At the age of 75 and after a legendary career, Dolly Parton added a “first” to her catalog on Sunday — she appeared in a Super Bowl ad. The ad, for website builder Squarespace, featured a remaking of Parton’s “9 to 5” to instead focus on the hours of 5 to 9 — side hustle hours.
Parton is no stranger to having many irons in the professional fire at one time, so her collaboration with Squarespace isn’t surprising. In the 1970s, when she was already a huge music superstar, she decided she also wanted to act. Her first movie, 9 to 5, was a massive hit, and The Best Little Whorehouse In Texas and Steel Magnolias also featured unforgettable performances from Parton. She also created the Dollywood theme park in the Smoky Mountains, which has created thousands of jobs in the historically poverty-stricken area. Even the Super Bowl ad tied into another business venture – the launch of her new perfume.
In the ad, Parton sings:
Working 5 to 9, you’ve got passion and the vision
‘Cause it’s hustling time, whole new way to make a living
Gonna change your life, do something that gives it meaning, with a website that is worthy of your dreamin’
5 to 9, you keep workin, workin, workin, workin 5 to 9, ‘til your dreams come true.
Since it’s 2021 and everything is even more stupid, the usual suspects are going off on Dolly. Actually, let’s rephrase that. They’re cautiously going off on Dolly, because they know she’s America’s Sweetheart.
What do the usual suspects have against Dolly’s commercial? Well, because she is encouraging people to work hard to achieve their dreams. She’s encouraging “overworking” and that’s not healthy! Apparently, instead of having ambition to change our lives and work until our dreams come true, we’re supposed to just be content with the 9 to 5 grind.
Shortly after the episode aired NBC News published a response essay slamming the commercial’s purported message:
One of the higher-profile ads is a “reimagining” of Dolly Parton’s “9 to 5” commissioned by website builder Squarespace. Sadly, this tone-deaf misstep from the beloved icon may be the biggest upset of the day.
Fans were initially excited to see what the reigning Queen of Country Music had cooked up, but it quickly became apparent that Parton had made a rare miscalculation.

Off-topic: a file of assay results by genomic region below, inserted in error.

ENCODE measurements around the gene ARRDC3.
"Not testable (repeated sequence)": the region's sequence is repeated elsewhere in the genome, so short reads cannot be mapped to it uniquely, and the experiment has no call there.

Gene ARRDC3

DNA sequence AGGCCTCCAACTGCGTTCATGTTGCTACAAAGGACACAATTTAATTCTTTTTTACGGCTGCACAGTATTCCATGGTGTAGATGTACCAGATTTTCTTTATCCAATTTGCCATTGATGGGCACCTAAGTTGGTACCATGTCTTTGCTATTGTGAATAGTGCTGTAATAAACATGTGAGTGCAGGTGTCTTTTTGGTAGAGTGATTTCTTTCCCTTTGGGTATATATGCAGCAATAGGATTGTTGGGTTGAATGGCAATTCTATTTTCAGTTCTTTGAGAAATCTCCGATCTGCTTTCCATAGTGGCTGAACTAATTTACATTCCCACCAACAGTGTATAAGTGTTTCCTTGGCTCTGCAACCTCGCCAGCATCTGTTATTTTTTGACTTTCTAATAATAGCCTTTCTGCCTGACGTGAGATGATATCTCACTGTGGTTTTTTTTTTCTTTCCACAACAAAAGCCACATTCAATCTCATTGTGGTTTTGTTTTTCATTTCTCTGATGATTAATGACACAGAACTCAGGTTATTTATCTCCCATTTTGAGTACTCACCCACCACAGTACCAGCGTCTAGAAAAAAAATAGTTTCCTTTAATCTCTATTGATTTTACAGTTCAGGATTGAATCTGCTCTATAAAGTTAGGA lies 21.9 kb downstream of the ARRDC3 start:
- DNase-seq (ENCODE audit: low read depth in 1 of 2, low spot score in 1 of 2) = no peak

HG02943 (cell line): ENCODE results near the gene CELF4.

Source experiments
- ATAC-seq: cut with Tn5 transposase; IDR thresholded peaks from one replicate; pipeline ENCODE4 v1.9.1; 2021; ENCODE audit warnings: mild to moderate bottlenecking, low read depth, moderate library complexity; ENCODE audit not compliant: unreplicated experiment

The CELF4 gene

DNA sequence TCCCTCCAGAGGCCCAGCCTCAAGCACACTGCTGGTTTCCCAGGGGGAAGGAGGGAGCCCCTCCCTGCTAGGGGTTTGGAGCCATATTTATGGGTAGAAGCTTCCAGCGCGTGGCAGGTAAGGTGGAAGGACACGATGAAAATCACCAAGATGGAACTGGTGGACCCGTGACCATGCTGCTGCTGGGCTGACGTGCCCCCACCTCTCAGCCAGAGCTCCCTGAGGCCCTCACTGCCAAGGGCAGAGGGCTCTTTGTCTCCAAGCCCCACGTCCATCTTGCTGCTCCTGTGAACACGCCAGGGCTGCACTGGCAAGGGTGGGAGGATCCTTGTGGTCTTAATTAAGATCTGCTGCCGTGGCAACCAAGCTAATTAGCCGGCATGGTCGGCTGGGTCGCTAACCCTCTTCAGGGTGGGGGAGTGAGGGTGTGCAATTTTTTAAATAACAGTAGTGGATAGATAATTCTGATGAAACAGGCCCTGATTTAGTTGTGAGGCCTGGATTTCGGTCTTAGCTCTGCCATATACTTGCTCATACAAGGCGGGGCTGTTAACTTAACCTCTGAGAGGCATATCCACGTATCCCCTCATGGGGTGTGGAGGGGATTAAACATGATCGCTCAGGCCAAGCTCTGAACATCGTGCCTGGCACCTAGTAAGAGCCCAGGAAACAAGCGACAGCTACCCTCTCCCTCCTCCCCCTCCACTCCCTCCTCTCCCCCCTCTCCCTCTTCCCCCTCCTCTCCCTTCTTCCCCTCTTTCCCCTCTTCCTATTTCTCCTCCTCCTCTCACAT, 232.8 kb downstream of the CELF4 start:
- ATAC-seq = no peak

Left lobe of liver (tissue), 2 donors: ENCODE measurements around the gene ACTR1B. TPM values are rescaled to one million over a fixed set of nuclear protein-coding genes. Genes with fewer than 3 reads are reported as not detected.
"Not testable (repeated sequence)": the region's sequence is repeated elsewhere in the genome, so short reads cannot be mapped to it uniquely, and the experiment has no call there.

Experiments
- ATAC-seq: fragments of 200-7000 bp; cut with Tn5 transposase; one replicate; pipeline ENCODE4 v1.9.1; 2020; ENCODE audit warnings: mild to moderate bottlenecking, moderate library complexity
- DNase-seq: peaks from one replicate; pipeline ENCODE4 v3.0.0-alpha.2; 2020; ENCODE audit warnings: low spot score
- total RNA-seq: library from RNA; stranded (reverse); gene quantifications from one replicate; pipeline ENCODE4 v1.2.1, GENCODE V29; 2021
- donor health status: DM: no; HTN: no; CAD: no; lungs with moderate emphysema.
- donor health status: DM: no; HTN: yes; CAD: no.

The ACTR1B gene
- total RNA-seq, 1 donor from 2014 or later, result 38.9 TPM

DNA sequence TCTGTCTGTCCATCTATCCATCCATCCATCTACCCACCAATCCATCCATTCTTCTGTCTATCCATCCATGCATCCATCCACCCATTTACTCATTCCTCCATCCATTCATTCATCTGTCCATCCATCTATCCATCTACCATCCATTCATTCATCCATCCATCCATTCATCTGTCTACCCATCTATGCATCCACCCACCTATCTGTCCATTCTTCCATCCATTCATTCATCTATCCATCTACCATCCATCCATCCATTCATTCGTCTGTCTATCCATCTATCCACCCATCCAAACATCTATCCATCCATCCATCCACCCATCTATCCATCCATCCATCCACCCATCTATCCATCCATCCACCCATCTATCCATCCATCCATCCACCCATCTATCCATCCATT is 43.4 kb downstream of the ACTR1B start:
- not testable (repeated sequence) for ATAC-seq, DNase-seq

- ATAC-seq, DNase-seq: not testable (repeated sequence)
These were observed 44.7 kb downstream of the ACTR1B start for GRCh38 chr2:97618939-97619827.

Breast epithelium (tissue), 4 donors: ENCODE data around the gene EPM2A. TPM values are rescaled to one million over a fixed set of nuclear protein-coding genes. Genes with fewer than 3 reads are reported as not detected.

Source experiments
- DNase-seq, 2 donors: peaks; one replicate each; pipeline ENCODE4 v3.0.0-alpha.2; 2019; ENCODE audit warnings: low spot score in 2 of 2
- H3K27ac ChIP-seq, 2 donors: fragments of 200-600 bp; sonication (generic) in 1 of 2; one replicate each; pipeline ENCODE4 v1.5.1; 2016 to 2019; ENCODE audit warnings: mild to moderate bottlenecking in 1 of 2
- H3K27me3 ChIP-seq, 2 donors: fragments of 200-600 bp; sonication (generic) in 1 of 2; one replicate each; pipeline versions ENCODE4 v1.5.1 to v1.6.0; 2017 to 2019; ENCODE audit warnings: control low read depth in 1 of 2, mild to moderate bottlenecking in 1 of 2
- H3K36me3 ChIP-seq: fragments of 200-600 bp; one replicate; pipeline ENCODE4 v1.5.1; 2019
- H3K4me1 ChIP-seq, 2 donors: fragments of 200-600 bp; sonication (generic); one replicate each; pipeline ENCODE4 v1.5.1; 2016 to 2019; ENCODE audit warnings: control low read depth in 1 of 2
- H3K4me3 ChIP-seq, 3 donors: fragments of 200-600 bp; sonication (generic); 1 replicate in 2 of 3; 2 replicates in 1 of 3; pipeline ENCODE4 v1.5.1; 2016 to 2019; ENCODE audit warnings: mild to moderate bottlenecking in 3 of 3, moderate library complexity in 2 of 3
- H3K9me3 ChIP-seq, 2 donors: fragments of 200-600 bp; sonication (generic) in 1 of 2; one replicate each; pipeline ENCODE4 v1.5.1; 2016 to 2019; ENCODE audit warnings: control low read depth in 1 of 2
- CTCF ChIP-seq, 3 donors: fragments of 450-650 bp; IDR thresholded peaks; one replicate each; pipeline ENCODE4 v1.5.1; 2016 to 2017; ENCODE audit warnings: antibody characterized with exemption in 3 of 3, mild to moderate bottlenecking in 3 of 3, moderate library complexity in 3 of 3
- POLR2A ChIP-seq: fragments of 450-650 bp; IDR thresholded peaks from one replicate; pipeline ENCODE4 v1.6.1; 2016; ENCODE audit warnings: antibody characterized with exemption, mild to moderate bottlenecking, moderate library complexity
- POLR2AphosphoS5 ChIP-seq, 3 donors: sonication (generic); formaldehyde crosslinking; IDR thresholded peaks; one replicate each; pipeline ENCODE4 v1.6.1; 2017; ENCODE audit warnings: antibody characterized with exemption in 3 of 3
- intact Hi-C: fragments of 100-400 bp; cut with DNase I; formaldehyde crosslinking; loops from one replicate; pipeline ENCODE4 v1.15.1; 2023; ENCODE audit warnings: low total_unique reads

Rather than paying homage to the spirit of the original song, which made no bones about the exploitative nature of the daily grind, the commercial…features a tinny ode to the side hustle.
Parton’s silvery voice is being used to promote the false virtues of working overtime, when so many gig economy workers are barely scraping by and the tech companies who employ — but misclassify — them are raking in boffo profits.
The piece’s author, Kim Kelly, is “a freelance journalist, organizer and author based in Philadelphia. Her work on labor, politics and working-class resistance can be found in Teen Vogue, The Baffler, The New Republic, The Washington Post and many others” (emphasis mine).
Ahhh, now the motivation becomes clear. As I’ve covered extensively, labor organizers don’t like the “gig economy” or people having side hustles because unions don’t get dues from app-based gig workers or from an individual’s side hustle. So, labor organizers pounce on any chance to equate the gig economy with exploitation and corporate greed.
The gig economy is a wretched alternative to a stable paycheck and proper benefits, and efforts to paint it as a matter of “independence” or “being one’s own boss” downplay how hard it is for so many gig workers to make ends meet.
Small problem. Parton’s ad never mentions a particular “hustle” method. She’s not making any political statement about benefits and stable paychecks. The woman is simply encouraging people to work for their dreams and telling them they can do it, which is not the message unions and progressive politicians want out there these days.
Kelly and her fellow unionistas felt betrayed by Parton since they’ve long viewed Parton’s 9 to 5 as a worker’s anthem “highlighting the kind of drudgery, disrespect and degradation that so many workers, especially women, face on the job.”
[T]he “9 to 5” theme song warned that working eight hours a day in a dead-end job was already no way to make a living.
[In the commercial] office workers are portrayed as being overjoyed to continue working after hours, their side hustles are painted as freeing, fun and fulfilling, and the song itself encourages them to “be your own boss, climb your own ladder.”
It’s a perfect storm of gig economy propaganda. And it’s a particularly disappointing message to hear from someone like Parton, who once warned us, “You’re just a step on the boss man’s ladder.”